• oregonboyoregonboy Posts: 1,653

    whether to suck it up and drive the Sentra for a year or two and sock away the extra mileage compensation

    That indicates to me that a "nicer" car is not a job requirement, for image, so I would recommend that you wait on the purchase, for at least 6 months.

    New jobs sometime don't work out, for a lot of different reasons. It is still a very weak economy. Keeping the cash and the Sentra offers more options if things do not work out as planned.

    You can ALWAYS buy a nicer car later. :)
  • plektoplekto Posts: 3,738
    No - heh. But I did put 15K-20K a year on my old 4Runner and it could have easily made another 100K on its engine(2nd engine admittedly, though they are only about $1600 total, rebuilt and installed). Replaced the transmission once at 320K. The gears simply wore out from nearly a billion revolutions. Tossed in a Marlin Crawler unit for $1200 and ran it another 3 years.

    I'd buy a Toyota or Honda with 70K on it and consider them to be barely broken in. I *would* recommend one for a commuter, but... the thing is, that there are better, cheaper alternatives.

    Back to the OP's last question:
    I need to check out the Malibus now that they've been mentioned a couple of times.

    Anyone else have an opinion on a really comfortable car? It definitely has to do with the drivers seat for me - my brother has an old Mitsubishi Diamante and there is such a difference with the seats on a luxury car than the econo-seats they put in the Sentra/HondaFit/Corolla.

    My dilemma right now is whether to suck it up and drive the Sentra for a year or two and sock away the extra mileage compensation I'll be receiving and then possibly crack into the $20-25k new car range when I get more money saved (I don't finance), or to get something I want now that I'll be happier driving in the new career.

    Oh, lord, you don't need to do that. You want cheap, fun to drive, and well built. This means an entry level luxury sedan that is about 3-5 years old. You should be able to get something in the 15K-20K range that will last you 5 years or more just fine.

    But what to get? (note these are specific years and model combinations for various reasons - get the recommended year or newer. Most are the last year off a production run before a refresh)

    #1: The simple fact is that Chevrolet is mediocre. Buick is a good alternative, and the older LaCrosse, while a bit "rental" feeling, is a superb highway machine - like the Malibu, but with the softer seats, and all of the frills. And a bulletproof engine that was actually the 2nd most reliable V6 after Toyota at the time. It's also old-school. The GM 3.8/4 speed transmission combo that they used for almost 25 years is $1500 to rebuild and hardly ever breaks. Parts are cheap for the car as a result.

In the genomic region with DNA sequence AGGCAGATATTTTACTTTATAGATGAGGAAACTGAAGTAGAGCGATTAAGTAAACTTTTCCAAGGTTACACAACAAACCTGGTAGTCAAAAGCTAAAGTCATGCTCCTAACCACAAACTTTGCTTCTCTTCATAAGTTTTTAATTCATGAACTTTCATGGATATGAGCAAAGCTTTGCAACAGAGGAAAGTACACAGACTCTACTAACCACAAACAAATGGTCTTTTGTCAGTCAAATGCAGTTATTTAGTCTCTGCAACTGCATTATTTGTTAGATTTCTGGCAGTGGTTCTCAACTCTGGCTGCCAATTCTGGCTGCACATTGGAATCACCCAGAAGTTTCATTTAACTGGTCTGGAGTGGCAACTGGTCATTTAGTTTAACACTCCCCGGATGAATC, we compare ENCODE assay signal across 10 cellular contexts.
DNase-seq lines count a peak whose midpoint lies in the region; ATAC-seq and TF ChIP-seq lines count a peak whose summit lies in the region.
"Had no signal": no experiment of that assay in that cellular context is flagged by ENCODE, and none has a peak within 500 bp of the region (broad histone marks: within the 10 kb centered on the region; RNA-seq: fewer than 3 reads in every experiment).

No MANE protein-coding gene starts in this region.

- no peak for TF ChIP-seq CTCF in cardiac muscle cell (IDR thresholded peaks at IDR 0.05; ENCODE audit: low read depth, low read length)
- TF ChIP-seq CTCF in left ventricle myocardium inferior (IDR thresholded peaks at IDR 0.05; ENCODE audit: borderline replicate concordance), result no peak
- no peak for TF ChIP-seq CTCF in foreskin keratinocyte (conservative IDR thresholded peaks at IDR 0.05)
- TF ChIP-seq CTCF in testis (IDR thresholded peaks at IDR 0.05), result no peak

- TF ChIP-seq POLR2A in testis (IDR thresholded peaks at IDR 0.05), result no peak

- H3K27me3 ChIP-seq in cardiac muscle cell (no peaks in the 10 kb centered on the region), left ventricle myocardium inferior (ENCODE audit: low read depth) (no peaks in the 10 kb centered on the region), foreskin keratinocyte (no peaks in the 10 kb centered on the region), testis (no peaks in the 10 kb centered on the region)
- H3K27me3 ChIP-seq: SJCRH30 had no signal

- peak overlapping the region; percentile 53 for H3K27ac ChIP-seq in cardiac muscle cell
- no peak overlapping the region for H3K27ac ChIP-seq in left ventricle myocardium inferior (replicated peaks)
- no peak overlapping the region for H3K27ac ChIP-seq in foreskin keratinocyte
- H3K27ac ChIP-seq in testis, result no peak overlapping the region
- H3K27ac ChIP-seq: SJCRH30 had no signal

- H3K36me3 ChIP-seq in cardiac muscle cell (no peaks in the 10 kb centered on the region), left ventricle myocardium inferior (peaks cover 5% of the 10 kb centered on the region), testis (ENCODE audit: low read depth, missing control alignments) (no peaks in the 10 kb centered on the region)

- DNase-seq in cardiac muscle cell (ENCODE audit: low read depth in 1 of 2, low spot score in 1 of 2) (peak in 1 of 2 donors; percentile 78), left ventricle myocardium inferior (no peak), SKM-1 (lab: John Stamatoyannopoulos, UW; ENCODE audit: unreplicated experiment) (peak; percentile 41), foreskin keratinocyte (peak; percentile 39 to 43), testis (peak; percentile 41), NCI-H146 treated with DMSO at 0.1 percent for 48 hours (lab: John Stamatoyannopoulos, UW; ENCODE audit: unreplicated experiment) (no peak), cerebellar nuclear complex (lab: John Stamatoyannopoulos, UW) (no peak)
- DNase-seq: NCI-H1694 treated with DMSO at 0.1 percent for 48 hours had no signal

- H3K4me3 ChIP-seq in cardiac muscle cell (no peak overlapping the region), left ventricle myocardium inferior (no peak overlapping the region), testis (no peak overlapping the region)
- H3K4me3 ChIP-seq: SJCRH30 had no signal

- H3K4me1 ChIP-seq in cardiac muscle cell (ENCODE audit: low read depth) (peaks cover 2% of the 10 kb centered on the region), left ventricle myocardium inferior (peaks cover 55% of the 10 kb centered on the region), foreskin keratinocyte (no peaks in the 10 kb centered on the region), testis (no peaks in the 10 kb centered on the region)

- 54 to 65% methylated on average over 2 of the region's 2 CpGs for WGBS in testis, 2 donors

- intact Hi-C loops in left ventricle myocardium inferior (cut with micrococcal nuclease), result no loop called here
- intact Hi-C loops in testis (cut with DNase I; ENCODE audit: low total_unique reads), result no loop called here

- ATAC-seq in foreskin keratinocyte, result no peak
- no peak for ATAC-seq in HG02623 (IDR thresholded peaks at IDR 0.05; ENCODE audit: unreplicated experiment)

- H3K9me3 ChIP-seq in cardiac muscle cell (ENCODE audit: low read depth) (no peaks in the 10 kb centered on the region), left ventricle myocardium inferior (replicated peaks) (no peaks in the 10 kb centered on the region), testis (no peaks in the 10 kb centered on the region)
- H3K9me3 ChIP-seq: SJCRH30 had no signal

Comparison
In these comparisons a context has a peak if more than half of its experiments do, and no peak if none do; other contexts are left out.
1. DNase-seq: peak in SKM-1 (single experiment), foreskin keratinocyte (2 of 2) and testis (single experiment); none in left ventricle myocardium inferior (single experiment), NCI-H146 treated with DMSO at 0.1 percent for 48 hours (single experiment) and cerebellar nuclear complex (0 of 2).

Depreciation is also steep. You can get a certified 2008 LaCrosse for $15K. Some old guy drove it and it has 30-40K on it and 2 years of the 100K drivetrain warranty, no less. Perfect solution, IMO. And while people moan and complain about GM, compared to a Sentra, it'll feel like you stepped up 5 levels. You can get 27-29mpg realistically on long highway commutes. Not bad for a 3600lb car. Oh, it's also tons safer in a crash, obviously, than a Sentra. The reason that older people drive larger cars is that they trade mass and safety for economy. The problem is that the people who commute the most and can least afford to have something happen to them (young people essentially) drive cars that are tin can flimsy in a crash.

    Me? I've driven trucks or larger cars since day #1. Been in several accidents and only suffered some minor back issues and scrapes. In something tiny like a Sentra, honestly, I'd be afraid to go on the freeway these days. So I feel your frustration. ;)

    #2:If you have a bit more money, though, GM builds a better car, and that's the Lucerne/DTS(same platform, just different treatment) - The DTS is a superb floaty couch on wheels and commands a fair chunk of real estate. MPG isn't as high as the Sentra, though, so the smart person's DTS is the Lucerne. The 3.8L engine in it isn't anything to write home about, but it does get good MPG and is a nicer car than the LaCrosse by far. Depreciation is also fairly steep, so used models are already well under $20K. Originally they sold for almost 35K after options and are a tremendous used value.

    #3: Wait until this fall and get a 1 year old Mustang - the new model with the 30mpg V6 in it. Very nice car - very fast, very solid, and you can also get a manual in it, which I highly recommend.

    #4:If you really really want high mpg over everything else, then that means you need to get a manual or a diesel. But there are no reliable diesels, IMO, other than maybe the Mercedes line, but that's expensive for parts and resale value is too high for what you get. That leaves something with a manual that's not a base model.

    It's a short list. A few do stand out, though.